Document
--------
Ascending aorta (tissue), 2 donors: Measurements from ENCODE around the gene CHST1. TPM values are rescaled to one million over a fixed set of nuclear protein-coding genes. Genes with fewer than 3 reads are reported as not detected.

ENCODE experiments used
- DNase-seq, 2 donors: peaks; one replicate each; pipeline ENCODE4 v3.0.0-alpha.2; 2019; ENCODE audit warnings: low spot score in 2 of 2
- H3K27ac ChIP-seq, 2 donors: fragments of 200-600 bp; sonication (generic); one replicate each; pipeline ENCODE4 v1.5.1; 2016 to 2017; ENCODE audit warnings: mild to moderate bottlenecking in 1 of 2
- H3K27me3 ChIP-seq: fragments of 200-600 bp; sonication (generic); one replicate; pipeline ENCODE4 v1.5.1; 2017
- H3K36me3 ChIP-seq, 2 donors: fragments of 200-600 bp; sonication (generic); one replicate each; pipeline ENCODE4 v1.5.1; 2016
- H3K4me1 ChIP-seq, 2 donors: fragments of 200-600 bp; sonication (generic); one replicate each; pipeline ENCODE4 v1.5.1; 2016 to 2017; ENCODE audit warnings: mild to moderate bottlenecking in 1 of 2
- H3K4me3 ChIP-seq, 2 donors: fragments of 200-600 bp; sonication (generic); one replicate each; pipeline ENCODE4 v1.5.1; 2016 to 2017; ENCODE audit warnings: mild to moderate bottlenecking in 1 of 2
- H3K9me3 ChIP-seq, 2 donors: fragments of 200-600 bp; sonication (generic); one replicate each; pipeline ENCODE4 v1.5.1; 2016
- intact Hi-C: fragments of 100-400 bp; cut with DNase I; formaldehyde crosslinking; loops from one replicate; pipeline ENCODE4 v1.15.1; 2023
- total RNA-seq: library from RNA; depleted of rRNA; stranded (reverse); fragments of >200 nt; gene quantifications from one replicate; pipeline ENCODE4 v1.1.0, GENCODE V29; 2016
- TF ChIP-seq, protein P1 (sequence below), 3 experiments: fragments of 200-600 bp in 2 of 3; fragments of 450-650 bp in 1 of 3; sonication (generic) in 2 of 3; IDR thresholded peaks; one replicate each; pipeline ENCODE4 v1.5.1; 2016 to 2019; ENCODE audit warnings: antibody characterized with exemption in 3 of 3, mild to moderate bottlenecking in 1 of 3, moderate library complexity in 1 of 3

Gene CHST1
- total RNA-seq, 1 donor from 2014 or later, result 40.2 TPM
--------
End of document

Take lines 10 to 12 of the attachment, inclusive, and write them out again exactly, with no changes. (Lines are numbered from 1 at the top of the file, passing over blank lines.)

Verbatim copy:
- intact Hi-C: fragments of 100-400 bp; cut with DNase I; formaldehyde crosslinking; loops from one replicate; pipeline ENCODE4 v1.15.1; 2023
- total RNA-seq: library from RNA; depleted of rRNA; stranded (reverse); fragments of >200 nt; gene quantifications from one replicate; pipeline ENCODE4 v1.1.0, GENCODE V29; 2016
- TF ChIP-seq, protein P1 (sequence below), 3 experiments: fragments of 200-600 bp in 2 of 3; fragments of 450-650 bp in 1 of 3; sonication (generic) in 2 of 3; IDR thresholded peaks; one replicate each; pipeline ENCODE4 v1.5.1; 2016 to 2019; ENCODE audit warnings: antibody characterized with exemption in 3 of 3, mild to moderate bottlenecking in 1 of 3, moderate library complexity in 1 of 3